CN has announced major investments to double track key segments of its high-volume main line east of Edmonton, add capacity to its rail line to the oil sands region of northern Alberta, and improve velocity at its Walker Yard freight car classification facility in Edmonton.
Keith Creel, CN’s Executive Vice President and Chief Operating Officer, said:
“CN is experiencing continued growth in Western Canadian freight volumes. We are making strategic rail investments in Alberta to increase network capacity and improve train velocity along our transcontinental main line between Edmonton and Winnipeg, and to be positioned to handle greater volumes of freight over our line to Fort McMurray, the gateway to Alberta’s oil sands production region.”
CN’s capacity investments include:
- C$12 million to construct 3.5 miles of track between two sidings located approximately 20 miles east of Edmonton on the Wainwright Subdivision, creating 7.9 miles of double track. The new track will help dispatchers to expedite the meeting of trains and to increase train velocity on one of the highest-density corridors on the CN system.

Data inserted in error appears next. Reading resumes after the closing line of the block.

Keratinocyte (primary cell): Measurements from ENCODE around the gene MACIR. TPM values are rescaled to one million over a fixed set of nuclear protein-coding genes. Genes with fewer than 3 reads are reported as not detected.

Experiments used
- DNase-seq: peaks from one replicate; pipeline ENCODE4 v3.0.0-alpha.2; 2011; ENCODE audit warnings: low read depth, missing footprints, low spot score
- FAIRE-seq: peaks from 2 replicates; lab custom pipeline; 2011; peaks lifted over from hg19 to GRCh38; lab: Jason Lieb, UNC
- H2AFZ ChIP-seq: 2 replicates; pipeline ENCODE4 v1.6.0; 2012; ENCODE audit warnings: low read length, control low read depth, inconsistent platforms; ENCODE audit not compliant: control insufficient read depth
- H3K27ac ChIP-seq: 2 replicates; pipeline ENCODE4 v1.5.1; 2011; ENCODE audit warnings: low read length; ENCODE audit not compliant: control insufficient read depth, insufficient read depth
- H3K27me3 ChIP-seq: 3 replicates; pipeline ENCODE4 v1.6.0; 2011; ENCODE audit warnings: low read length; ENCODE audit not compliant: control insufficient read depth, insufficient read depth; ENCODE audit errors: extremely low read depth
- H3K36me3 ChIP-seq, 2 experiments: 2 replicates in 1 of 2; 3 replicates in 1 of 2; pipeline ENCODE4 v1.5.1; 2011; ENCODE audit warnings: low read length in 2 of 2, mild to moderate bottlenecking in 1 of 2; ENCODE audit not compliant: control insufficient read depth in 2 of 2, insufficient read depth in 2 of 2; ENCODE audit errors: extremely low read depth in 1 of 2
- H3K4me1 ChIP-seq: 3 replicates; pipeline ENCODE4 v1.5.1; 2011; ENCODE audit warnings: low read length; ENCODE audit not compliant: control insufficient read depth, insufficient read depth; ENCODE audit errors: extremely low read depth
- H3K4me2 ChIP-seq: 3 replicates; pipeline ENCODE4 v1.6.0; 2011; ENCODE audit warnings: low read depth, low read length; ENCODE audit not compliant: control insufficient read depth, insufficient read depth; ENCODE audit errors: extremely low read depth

- C$12 million to build 11,400 feet of track east of Clover Bar yard on the Wainwright Subdivision in the greater Edmonton area to facilitate switching in the terminal. The additional track will help to expedite arrivals and departures of freight trains at the yard.
- C$10 million on CN’s secondary Lac La Biche Subdivision in northern Alberta to support additional traffic to and from Fort McMurray. CN’s Fort McMurray yard gives customers direct rail access to the major energy projects in development in the Athabasca, Peace River and Cold Lake oil sands regions.
- C$3 million to reconfigure tracks at Walker Yard in Edmonton to increase the velocity of the terminal in handling greater volumes of freight traffic.
Creel said: “These investments will help CN handle rising traffic levels and deliver greater supply chain efficiencies. CN is committed to greater productivity and service innovation to help our customers compete more effectively in their end markets.”